Global: India’s Data Protection Law Must Hold Platforms Accountable for Child Safety

India’s Data Protection Law Must Hold Platforms Accountable for Child Safety
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In the ongoing debate about regulating age-restricted content online, universal truths often clash with regional challenges. This was evident in a recent webinar hosted by the Citizen Digital Foundation (CDF) titled “With Alice, Down the Rabbit Hole,” where digital rights advocates, policy experts, and parents discussed online child safety and age assurance in the context of India’s Digital Personal Data Protection Act (DPDPA).

CDF’s research indicates that “subversive and harmful content and threats from bad actors online pose a greater threat to children and vulnerable groups in India.” Panel moderator Nidhi Sudhan criticized the contradictory stance of tech CEOs on child safety, highlighting instances such as Meta’s research on teenage brain function to boost youth engagement on its platforms.

YouTube emerged as a significant concern due to its engagement-driven algorithms. CDF researcher Aditi Pillai emphasized that these algorithms are a key issue. However, journalist and parent Dhanya Krishnakumar pointed out the complexities of imposing age verification without causing additional harm to children. She underscored the need to balance safety with the risk of excessive protection leading to peer pressure and cyberbullying, advocating for open discussions across all age groups to enhance digital literacy.

Aparajita Bharti, co-founder of the Quantum Hub and Young Leaders for Active Citizenship (YLAC), stressed that “the Indian ecosystem needs to be evaluated differently from the West. Placing the entire responsibility on parents is ineffective, as many lack the knowledge and resources to ensure online safety.” She highlighted the importance of balancing Internet access, which provides economic opportunities, with ensuring children’s safety online.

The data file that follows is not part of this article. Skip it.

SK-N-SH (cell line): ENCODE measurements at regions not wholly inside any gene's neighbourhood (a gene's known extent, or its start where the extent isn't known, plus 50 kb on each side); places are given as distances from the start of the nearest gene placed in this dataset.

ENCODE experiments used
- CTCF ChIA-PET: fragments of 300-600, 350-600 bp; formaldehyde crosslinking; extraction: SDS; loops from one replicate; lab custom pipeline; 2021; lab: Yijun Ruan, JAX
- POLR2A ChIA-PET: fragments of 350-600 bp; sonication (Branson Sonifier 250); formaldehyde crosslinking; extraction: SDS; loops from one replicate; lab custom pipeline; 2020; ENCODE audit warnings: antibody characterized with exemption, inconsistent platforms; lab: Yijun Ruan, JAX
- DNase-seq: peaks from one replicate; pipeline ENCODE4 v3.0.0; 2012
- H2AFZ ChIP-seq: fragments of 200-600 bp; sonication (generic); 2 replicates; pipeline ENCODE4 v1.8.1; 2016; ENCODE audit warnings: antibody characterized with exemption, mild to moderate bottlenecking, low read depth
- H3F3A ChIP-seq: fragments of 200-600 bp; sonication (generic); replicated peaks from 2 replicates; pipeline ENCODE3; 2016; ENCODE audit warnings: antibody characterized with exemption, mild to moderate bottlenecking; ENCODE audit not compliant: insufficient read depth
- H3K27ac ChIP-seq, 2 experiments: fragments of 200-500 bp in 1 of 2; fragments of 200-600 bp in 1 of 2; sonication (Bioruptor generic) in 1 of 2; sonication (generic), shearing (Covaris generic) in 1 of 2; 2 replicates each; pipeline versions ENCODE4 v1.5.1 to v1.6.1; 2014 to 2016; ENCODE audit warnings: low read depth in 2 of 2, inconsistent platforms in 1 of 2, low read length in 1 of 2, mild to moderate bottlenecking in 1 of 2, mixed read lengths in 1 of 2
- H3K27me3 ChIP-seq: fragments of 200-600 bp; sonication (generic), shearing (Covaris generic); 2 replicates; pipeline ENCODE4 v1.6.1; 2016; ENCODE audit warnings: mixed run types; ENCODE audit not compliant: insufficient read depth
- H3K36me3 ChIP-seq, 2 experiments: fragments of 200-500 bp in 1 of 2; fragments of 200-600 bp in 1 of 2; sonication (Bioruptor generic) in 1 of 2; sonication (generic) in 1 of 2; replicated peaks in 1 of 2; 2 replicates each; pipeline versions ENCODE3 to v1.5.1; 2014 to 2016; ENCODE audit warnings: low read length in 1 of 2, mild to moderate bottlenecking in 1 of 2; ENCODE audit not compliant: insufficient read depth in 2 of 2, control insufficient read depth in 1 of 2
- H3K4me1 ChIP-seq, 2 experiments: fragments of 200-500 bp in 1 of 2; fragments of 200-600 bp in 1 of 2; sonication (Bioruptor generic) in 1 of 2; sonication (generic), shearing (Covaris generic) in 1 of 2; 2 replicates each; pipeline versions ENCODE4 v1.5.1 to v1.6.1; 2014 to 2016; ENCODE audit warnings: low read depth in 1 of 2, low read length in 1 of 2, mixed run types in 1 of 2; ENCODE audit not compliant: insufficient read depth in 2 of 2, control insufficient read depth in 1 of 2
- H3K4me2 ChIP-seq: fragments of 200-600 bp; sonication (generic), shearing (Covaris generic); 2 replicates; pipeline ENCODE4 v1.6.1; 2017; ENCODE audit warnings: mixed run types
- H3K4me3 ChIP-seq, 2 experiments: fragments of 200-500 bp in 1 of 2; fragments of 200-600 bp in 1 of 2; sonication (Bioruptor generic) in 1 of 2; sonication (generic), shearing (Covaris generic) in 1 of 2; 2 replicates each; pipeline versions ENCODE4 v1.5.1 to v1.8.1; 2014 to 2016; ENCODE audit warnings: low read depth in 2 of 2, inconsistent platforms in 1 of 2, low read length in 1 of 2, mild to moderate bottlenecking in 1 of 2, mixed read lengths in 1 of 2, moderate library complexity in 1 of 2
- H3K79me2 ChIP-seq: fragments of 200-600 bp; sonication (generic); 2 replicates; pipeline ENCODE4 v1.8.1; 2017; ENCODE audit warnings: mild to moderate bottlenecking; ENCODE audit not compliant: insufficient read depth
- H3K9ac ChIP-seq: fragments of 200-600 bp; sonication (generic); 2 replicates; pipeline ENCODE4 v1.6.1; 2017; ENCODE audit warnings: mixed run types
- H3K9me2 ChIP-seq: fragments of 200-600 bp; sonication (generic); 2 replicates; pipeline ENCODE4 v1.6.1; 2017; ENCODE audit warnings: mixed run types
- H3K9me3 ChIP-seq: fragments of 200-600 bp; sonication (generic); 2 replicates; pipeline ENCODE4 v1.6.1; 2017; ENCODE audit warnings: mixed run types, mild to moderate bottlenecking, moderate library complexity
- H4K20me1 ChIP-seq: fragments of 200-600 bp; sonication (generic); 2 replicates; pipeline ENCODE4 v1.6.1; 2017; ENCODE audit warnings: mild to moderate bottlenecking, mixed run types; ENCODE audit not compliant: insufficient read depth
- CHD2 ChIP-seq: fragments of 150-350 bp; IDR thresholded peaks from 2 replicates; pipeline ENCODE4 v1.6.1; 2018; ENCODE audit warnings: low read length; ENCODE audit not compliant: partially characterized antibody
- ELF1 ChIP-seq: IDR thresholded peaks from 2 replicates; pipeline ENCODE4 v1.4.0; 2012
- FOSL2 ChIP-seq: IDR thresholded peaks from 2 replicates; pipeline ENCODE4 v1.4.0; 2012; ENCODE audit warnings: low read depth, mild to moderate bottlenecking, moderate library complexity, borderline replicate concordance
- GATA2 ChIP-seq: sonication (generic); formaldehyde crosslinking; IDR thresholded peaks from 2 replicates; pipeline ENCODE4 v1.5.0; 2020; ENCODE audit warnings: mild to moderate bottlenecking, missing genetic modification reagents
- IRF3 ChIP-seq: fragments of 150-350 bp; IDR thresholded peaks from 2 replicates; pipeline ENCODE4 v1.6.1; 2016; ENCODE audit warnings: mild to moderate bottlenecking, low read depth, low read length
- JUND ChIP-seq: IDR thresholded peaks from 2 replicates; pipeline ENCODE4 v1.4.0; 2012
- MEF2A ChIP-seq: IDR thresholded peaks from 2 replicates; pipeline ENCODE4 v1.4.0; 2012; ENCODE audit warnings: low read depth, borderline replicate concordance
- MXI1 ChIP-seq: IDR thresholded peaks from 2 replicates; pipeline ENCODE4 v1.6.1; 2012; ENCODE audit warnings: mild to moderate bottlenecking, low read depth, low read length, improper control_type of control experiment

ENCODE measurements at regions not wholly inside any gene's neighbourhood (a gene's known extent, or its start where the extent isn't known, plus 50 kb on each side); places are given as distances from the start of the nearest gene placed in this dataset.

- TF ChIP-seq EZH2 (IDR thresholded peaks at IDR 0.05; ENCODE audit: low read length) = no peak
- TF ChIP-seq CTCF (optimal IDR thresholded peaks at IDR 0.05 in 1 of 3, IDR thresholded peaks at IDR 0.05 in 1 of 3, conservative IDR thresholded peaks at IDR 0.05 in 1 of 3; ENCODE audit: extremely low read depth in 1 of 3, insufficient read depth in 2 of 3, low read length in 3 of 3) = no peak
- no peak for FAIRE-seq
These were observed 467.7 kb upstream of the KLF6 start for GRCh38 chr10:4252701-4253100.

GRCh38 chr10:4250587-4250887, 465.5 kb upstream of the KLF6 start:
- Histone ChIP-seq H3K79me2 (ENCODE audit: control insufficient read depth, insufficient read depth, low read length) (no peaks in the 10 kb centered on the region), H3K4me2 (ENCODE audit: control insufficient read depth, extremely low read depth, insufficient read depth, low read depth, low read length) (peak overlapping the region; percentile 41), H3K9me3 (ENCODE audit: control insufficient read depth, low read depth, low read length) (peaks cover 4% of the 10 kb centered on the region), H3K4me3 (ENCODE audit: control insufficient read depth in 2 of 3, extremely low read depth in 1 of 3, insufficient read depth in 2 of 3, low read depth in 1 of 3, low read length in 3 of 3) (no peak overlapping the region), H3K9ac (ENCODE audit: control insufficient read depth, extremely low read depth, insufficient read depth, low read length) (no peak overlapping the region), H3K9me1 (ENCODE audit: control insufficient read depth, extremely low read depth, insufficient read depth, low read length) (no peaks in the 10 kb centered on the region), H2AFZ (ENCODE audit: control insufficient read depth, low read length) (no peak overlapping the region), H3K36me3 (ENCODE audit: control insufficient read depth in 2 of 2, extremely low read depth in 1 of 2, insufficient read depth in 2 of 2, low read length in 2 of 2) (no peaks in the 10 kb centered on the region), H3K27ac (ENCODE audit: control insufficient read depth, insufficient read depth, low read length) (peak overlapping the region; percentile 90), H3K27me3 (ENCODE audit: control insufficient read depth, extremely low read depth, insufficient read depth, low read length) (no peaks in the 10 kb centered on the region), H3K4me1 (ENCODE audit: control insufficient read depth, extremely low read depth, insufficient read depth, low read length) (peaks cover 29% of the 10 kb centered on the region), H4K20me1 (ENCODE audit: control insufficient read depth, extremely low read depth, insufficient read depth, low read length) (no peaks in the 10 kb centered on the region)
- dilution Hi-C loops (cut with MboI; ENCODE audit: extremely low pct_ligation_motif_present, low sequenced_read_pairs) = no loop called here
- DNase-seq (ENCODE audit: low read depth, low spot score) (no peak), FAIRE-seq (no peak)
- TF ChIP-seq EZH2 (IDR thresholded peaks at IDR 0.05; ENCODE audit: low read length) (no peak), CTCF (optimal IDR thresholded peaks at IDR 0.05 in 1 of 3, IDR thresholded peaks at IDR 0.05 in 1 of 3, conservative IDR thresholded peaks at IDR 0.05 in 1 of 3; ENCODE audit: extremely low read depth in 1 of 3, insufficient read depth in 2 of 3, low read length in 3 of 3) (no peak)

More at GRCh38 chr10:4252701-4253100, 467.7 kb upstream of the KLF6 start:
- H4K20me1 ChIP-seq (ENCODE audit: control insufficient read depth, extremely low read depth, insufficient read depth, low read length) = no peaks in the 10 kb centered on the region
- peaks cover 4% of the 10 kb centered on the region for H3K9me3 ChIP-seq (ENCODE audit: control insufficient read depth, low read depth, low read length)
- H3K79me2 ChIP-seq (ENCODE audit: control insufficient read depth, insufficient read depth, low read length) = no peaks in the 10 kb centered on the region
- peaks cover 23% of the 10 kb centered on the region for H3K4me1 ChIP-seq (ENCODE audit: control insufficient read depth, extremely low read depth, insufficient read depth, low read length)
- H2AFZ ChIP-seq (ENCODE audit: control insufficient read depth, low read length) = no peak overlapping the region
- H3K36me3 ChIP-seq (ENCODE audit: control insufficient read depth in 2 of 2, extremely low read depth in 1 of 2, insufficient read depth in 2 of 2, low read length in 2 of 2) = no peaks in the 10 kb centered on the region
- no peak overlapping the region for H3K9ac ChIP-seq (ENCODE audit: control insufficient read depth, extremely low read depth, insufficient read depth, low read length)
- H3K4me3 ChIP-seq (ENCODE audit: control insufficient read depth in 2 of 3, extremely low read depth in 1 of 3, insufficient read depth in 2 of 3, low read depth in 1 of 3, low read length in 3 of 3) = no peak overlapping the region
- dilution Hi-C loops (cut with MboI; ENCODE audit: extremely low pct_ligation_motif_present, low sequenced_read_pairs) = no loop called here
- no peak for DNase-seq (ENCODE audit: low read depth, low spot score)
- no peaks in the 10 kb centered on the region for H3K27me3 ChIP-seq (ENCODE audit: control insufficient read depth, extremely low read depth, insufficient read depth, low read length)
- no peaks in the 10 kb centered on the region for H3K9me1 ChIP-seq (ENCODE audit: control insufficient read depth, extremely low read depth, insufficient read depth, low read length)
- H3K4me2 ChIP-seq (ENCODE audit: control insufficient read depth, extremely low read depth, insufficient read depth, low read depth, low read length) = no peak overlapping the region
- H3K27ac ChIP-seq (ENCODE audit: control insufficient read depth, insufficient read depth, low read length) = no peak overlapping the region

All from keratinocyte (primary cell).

India’s diverse landscape, with its 28 states, 8 union territories, and 1.5 billion people, makes consistent digital regulation challenging. Arnika Singh, co-founder of Social & Media Matters, noted that “India changes every 2 kilometers,” rendering one-size-fits-all policies inadequate for addressing the country’s rich socio-cultural and geographical diversity.

A significant point raised was the need for “techno-legal solutions that allow parental control over algorithmic behaviors on platforms,” alongside a realistic approach to where accountability lies for children’s online activities. Nivedita Krishnan, director of the law firm Pacta, cautioned that the DPDPA’s provision requiring verifiable parental consent for processing a child’s personal data could inadvertently make parents responsible for any illegal activities their children engage in online. She argued that expecting parents to monitor all their children’s online activities is unrealistic and burdensome.

Chitra Iyer, co-founder and CEO of consultancy Space2Grow, argued that parents are being stretched across an accountability gap that should be shared with the platforms delivering harmful content. She criticized the low level of accountability currently held by these platforms and called for better government regulation.

Arnika Singh emphasized the need for tech platforms to prioritize user safety over profit and for context-specific content moderation that reflects India’s cultural diversity. Ultimately, the panel concluded that the DPDPA needs stronger enforcement mechanisms, including specific audit and impact measurement processes, and should look to international models as benchmarks for improving India’s laws.

The full webinar is available on YouTube for those interested in a deeper dive into the discussion.

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